Q. Why should Americans be just as concerned about children in other countries as they are for the lives of U.S. children? As you know, some Americans say there are enough problems here in our country for children. What do you say to that?
A. I think educating the children in the US about global issues will be the change that our country so longs for with this next generation. I love the vision Journey for Change has about service and reverse giving. The reverse giving will transform American children while serving children halfway around the world. Everyone needs to work and serve wherever they are called and support one another wherever the country or neighborhood might be. I find a child in SE Asia or Africa just as worthy of my time and energy as a child in need here in Texas. A child in crisis regardless of where the live should stop and gain our full attention every day.
A. I was approached by an agent in New York that had read the follow-up article about the rescue of Mark and she called to see if I would be interested in discussing the possibility of publishing a book. I was really surprised by the offer and agreed to share my story and pitch it to a publishing company. Just another unexpected open door suddenly appeared. I have been very grateful for the opportunity and support I received writing this book.
Q. How has writing the book changed your life and/or helped TAL?
A. I read the book and sometimes forget that it is my life. I am thankful to have this book that documents the restoration of my life that I thought was once so hopeless. It was a long process of becoming secure with the transparency I knew I needed to apply to writing a memoir. People have read the book and now feel so connected to the Touch A Life children and are joining the team to fight against injustice and poverty.
Q. As you know, it is one of my favorite books and I now give it as a thank you gift often. People tell me they cannot put it down and that they are profoundly moved by your story. How does this make you feel?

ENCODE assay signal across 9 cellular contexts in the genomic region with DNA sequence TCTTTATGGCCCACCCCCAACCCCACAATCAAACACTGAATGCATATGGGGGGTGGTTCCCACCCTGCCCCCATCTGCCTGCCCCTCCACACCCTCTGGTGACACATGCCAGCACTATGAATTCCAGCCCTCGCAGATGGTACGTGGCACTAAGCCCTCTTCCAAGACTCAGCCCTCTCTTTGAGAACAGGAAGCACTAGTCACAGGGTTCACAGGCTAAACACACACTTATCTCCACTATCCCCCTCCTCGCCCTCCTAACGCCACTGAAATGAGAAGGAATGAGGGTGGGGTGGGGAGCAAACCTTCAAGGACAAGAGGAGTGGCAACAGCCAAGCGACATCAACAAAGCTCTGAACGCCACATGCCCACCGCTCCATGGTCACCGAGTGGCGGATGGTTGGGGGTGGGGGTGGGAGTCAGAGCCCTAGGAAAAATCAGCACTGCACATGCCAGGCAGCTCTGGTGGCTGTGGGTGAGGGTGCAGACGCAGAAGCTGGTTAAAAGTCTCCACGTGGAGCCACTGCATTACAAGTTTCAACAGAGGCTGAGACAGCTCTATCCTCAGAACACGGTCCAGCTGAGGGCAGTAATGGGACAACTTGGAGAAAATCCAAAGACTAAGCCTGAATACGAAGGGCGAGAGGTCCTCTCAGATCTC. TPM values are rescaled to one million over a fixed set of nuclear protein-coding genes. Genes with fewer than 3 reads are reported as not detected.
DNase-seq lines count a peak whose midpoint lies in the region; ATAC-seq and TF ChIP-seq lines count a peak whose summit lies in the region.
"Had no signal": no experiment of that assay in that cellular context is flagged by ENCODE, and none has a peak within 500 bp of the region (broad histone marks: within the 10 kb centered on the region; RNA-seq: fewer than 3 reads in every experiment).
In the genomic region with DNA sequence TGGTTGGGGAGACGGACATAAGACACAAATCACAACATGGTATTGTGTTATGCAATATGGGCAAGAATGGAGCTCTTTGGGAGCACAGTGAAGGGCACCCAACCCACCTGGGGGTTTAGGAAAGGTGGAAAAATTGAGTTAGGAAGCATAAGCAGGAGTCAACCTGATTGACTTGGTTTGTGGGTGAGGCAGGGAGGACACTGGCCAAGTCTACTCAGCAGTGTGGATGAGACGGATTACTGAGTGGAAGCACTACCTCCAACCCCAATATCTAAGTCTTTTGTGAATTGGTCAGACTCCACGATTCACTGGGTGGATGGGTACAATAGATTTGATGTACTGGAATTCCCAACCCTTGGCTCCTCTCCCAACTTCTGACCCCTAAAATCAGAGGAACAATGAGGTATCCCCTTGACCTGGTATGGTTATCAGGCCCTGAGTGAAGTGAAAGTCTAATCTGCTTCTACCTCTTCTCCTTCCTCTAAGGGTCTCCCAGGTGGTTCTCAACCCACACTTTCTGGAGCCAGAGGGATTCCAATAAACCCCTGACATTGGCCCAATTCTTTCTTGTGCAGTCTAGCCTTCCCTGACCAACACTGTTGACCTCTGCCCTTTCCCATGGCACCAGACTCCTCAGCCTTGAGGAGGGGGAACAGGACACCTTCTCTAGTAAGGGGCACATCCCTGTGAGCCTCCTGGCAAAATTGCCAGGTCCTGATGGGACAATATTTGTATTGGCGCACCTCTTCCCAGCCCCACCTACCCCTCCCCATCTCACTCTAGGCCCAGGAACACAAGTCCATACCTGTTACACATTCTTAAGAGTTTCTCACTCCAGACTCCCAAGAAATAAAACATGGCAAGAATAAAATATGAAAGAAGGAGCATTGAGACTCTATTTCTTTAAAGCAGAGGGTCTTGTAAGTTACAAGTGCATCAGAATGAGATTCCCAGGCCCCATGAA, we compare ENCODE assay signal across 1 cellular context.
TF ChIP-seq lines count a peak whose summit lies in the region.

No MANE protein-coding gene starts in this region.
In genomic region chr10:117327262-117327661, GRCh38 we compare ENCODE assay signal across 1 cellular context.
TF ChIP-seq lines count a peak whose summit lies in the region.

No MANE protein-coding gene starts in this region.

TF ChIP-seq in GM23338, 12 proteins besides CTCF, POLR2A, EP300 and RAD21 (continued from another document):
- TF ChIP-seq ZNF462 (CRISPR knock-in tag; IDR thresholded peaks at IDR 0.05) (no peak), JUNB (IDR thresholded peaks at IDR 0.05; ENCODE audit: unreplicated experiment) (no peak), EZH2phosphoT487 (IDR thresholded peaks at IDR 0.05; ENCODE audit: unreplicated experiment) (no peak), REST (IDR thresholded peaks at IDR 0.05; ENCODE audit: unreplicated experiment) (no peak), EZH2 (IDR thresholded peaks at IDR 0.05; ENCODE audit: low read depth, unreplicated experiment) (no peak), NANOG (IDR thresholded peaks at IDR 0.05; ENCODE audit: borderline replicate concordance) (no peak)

A. I don't need a bestseller book. My dream was for readers to identify with something in my story that gave them permission to truly be who they were created to be. My dream for the book is that it will touch hearts and lives and give hope to all who read it.
Q. How can the public support TAL?
A. Financial donations and child sponsorship are critical to our existence. Dedicated giving allows us the ability to plan out our agendas months in advance, providing us with the opportunity to not only provide for the children who are currently in our care but also to continually work on rescuing children who need our help. Raising awareness of Touch A Life and the cause of fighting trafficking is equally important. People need to know that human trafficking composes a million, if not billion, dollar industry. Innocent victims are sold to other human beings on a daily basis.
Q. With all of TAL's success, and I know there is much more work to be done, what has been your proudest moment?
A. Rescuing Mark. He seemed so faraway somedays and it was truly a dream come true for me. I remember thinking that if I could just one day hold him on my lap and put lotion on his legs and arms I would be a happy woman. He somehow completes me when I am with him. We have a special connection and knowing that we belong together.
Q. Who is your role model?
A. Mother Teresa. She was such an example of true servanthood. She got her hands dirty and loved as each one of us are commanded to love while on this earth.
Q. What is your favorite book?
A. "The Dream Giver" by Bruce Wilkinson. I read this book at a time in my life when I needed to leave the land of familiar and explore unchartered territory.
Q. What is your favorite quote?
A. Life is God's novel. Let him write it... Isaac Bashevis Singer
Q. What is your motto?
A. Nothing is impossible with God.
Q. Is there a lasting thought you would like to share that we may not have asked about?
A. Each person is created for greatness. We are all fearfully and wonderfully made. We are equals.
Support a Touch A Life Child for $50/ month
It costs $100 - $150 per month to support a child in Ghana and $50 per month to support a child in Vietnam. Ensuring that we have enough money every month to keep these children housed, in school and happy is probably our greatest stress. If you are interested in sponsoring a child, and can commit to one full year of support, we will be so grateful to you! We will provide you with a photo of the child and a letter exchange as well.
Past Angel Interview of the Month
Read about Sergo LaLanne, the Community Center Director at The Salvation Army Bushwick Community and Worship Center.
To view all past Angel Interviews of the month, please click here.
Target Gives $1 Million
Read about Ken Fredman, web developer and marketing executive in Manhattan.
Read about Pam Cope, co-founder of the Touch A Life Foundation, in Dallas, TX.
The Denise Amber Lee Foundation
Coaltion to Stop the Use of Child Soldiers